2007 International IMPAC Dublin Literary Prize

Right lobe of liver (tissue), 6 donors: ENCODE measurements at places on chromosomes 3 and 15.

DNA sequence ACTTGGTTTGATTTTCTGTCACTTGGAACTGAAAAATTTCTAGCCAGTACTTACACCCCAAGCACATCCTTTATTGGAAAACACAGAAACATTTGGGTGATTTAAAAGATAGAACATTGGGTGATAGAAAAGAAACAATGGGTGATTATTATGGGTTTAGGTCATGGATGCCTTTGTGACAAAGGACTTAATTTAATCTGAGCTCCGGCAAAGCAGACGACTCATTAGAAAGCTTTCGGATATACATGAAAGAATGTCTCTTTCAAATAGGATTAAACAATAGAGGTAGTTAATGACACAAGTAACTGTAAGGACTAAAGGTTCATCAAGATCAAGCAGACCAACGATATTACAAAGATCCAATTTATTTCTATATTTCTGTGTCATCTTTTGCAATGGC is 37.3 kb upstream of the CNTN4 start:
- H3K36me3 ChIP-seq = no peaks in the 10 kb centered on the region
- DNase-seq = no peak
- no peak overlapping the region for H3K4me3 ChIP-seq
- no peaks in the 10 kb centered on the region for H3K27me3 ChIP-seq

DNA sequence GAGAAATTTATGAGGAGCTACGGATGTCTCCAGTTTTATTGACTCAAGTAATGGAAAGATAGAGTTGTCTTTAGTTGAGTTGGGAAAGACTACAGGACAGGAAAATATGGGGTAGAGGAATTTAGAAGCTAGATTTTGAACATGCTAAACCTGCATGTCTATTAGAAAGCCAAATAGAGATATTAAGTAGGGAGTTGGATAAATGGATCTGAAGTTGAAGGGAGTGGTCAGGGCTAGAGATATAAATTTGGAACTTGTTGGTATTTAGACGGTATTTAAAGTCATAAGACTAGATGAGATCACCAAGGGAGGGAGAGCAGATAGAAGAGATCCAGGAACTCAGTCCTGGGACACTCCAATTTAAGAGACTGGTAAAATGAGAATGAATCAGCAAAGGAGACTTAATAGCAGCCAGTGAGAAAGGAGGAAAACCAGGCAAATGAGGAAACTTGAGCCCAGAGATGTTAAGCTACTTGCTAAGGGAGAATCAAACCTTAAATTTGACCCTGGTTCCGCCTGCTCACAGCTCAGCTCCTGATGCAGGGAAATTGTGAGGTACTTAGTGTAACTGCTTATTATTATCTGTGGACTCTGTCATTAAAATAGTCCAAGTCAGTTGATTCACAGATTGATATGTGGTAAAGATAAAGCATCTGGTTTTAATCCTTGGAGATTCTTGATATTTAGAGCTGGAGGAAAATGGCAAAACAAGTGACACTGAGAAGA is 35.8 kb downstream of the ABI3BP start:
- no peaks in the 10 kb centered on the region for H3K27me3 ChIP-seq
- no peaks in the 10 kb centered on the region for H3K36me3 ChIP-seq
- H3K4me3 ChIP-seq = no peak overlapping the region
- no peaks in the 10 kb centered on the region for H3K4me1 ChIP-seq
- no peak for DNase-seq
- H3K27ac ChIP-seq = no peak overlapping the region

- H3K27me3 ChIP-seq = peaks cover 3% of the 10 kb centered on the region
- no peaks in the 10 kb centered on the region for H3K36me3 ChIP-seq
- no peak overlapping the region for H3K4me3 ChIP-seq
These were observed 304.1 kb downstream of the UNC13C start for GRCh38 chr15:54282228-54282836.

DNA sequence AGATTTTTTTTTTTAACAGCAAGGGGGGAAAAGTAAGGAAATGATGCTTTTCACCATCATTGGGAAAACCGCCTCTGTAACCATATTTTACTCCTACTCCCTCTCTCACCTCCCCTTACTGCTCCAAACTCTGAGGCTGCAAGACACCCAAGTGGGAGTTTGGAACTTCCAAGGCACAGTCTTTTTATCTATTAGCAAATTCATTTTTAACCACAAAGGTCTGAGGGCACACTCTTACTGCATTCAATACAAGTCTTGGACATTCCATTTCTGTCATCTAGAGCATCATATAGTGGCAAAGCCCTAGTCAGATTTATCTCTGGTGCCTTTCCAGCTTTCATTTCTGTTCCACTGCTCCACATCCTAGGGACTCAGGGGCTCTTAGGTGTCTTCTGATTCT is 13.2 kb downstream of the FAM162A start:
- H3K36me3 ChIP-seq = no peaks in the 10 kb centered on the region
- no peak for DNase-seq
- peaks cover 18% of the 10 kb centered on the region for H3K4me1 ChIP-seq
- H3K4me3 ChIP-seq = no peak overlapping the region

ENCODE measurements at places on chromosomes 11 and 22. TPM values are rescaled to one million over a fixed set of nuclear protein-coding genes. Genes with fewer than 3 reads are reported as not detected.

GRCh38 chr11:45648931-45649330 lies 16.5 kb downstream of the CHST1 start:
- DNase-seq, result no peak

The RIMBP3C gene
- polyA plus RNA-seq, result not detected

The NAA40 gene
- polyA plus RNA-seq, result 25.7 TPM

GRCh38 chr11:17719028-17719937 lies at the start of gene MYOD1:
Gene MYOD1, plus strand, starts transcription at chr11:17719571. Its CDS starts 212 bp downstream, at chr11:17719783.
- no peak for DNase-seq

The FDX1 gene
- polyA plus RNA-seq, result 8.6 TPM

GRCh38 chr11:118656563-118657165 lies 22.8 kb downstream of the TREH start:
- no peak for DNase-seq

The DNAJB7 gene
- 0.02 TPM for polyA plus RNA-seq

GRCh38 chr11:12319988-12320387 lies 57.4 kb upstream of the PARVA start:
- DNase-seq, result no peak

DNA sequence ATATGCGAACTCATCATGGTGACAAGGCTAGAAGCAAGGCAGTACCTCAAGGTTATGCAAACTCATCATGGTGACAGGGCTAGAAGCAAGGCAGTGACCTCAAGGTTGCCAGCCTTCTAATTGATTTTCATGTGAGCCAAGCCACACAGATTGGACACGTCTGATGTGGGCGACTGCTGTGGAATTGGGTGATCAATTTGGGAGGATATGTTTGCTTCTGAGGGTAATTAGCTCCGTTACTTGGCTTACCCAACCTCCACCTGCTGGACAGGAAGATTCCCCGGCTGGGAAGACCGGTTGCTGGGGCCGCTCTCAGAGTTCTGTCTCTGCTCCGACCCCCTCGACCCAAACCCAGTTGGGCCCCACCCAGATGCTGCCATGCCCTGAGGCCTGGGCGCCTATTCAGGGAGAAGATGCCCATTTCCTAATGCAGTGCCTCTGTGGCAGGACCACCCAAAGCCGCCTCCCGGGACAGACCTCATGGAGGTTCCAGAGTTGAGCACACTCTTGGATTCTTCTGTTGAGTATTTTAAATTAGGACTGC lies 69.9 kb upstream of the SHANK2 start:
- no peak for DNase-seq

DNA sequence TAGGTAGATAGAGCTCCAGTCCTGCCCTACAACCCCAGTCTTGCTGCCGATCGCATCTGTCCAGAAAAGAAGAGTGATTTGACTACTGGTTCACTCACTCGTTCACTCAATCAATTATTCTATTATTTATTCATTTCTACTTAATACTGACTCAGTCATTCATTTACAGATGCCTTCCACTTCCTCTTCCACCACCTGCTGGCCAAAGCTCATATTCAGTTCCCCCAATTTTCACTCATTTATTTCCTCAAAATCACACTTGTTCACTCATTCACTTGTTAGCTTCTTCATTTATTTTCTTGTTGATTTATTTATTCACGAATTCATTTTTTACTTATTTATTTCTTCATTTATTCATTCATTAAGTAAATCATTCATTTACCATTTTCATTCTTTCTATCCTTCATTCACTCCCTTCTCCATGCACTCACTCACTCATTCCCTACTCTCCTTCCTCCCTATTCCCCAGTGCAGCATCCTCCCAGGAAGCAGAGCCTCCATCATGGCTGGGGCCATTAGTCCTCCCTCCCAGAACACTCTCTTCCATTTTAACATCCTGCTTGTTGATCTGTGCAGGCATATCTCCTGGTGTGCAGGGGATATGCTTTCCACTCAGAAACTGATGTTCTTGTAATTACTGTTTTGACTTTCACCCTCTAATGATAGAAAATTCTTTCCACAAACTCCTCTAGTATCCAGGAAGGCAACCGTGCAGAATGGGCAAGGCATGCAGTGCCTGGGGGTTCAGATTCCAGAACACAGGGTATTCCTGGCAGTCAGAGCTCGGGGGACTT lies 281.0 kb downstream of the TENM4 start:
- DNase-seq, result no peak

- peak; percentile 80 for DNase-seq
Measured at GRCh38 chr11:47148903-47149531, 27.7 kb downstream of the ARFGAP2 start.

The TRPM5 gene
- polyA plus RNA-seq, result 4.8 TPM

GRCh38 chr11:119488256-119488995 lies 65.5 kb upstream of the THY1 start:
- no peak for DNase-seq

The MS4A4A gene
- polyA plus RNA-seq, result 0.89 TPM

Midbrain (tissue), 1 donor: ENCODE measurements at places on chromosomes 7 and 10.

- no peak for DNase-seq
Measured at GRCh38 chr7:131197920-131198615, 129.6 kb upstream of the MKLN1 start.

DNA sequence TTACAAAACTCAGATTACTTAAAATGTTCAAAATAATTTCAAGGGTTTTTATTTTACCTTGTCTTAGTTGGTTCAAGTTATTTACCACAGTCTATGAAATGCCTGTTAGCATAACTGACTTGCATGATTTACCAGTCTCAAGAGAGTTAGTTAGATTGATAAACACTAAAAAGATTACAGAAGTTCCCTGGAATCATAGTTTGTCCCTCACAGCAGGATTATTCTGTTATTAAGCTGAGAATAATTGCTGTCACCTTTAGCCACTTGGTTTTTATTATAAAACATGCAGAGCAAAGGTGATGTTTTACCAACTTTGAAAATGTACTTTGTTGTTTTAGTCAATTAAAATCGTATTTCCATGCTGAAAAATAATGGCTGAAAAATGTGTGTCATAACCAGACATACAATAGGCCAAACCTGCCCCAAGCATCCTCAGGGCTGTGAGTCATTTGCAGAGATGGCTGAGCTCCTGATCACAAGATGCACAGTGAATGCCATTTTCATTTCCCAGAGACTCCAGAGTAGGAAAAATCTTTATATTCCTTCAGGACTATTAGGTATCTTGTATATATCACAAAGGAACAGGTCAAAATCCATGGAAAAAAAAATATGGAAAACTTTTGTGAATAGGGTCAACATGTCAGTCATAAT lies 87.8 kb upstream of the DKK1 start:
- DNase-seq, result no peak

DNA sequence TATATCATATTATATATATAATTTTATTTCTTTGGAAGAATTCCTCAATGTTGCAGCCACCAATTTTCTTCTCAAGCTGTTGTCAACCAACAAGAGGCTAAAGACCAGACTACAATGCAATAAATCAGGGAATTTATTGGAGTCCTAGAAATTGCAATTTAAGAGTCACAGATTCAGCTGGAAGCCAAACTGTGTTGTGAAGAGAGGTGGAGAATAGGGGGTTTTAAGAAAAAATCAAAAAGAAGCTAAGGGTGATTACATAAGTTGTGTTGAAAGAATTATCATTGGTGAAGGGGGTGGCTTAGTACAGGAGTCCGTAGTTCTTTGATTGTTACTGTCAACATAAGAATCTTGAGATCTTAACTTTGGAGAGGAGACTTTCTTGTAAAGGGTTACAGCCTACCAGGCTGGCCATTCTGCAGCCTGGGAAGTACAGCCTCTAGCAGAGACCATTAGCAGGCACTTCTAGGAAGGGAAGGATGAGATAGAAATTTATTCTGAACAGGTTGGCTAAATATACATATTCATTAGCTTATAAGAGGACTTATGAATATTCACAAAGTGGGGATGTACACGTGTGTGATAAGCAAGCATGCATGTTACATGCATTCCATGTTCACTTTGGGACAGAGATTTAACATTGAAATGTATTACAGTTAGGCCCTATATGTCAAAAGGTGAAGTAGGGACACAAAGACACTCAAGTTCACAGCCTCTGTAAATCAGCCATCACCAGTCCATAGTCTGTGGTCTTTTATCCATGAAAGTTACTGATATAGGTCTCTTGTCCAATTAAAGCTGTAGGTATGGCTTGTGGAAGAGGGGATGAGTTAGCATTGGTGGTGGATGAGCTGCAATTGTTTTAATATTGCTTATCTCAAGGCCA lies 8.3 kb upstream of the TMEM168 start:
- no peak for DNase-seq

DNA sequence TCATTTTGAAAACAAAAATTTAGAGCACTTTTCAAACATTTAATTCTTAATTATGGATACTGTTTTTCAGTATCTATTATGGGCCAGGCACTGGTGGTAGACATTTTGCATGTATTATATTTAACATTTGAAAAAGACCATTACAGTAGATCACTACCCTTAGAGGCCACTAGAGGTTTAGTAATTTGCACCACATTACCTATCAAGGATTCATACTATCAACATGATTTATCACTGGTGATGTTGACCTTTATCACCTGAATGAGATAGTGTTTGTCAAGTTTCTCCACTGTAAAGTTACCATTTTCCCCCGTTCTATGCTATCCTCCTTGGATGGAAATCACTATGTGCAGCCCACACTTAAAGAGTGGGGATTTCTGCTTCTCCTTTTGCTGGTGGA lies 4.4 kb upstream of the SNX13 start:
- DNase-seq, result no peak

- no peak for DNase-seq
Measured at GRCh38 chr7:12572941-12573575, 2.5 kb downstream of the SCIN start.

NORWEGIAN Per Petterson’s Out Stealing Horses (first published in Norwegian in 2003; published in English by Harvill Secker in 2005) took the world’s biggest literary prize for a single work of fiction in English last night. The judges called it “a poignant and moving tale of a changing perspective on the world ... and of nostalgia for a simpler way of life.” The lugubrious and atmospheric tale, competently translated from the Norwegian by Anne Born, tells of a solitary 67-year-old widower who is compelled to remember the traumatic events of his childhood through a chance encounter with someone from the past. His life was changed forever in the summer of 1948 when he was only a fresh-faced teenager. Through his reminiscences the novel brings that distant summer to life and explores how a recovered past can ruffle events in the present. I think Out Stealing Horses is a perfect example of a simple, quiet story that works; it is nostalgic, ethereal and evocative of a place and time. This book also won the 2006 Independent Foreign Fiction Prize. Anne Born, who has translated many works of Danish, Swedish and Norwegian literature, is also the translator of his other two novels: In the Wake (2002) and To Siberia (1998). I believe she also translated Jostein Gaarder’s Vita Brevis from the Norwegian in 1998 and Jens Christian Grøndahl’s An Altered Light from the Danish in 2004.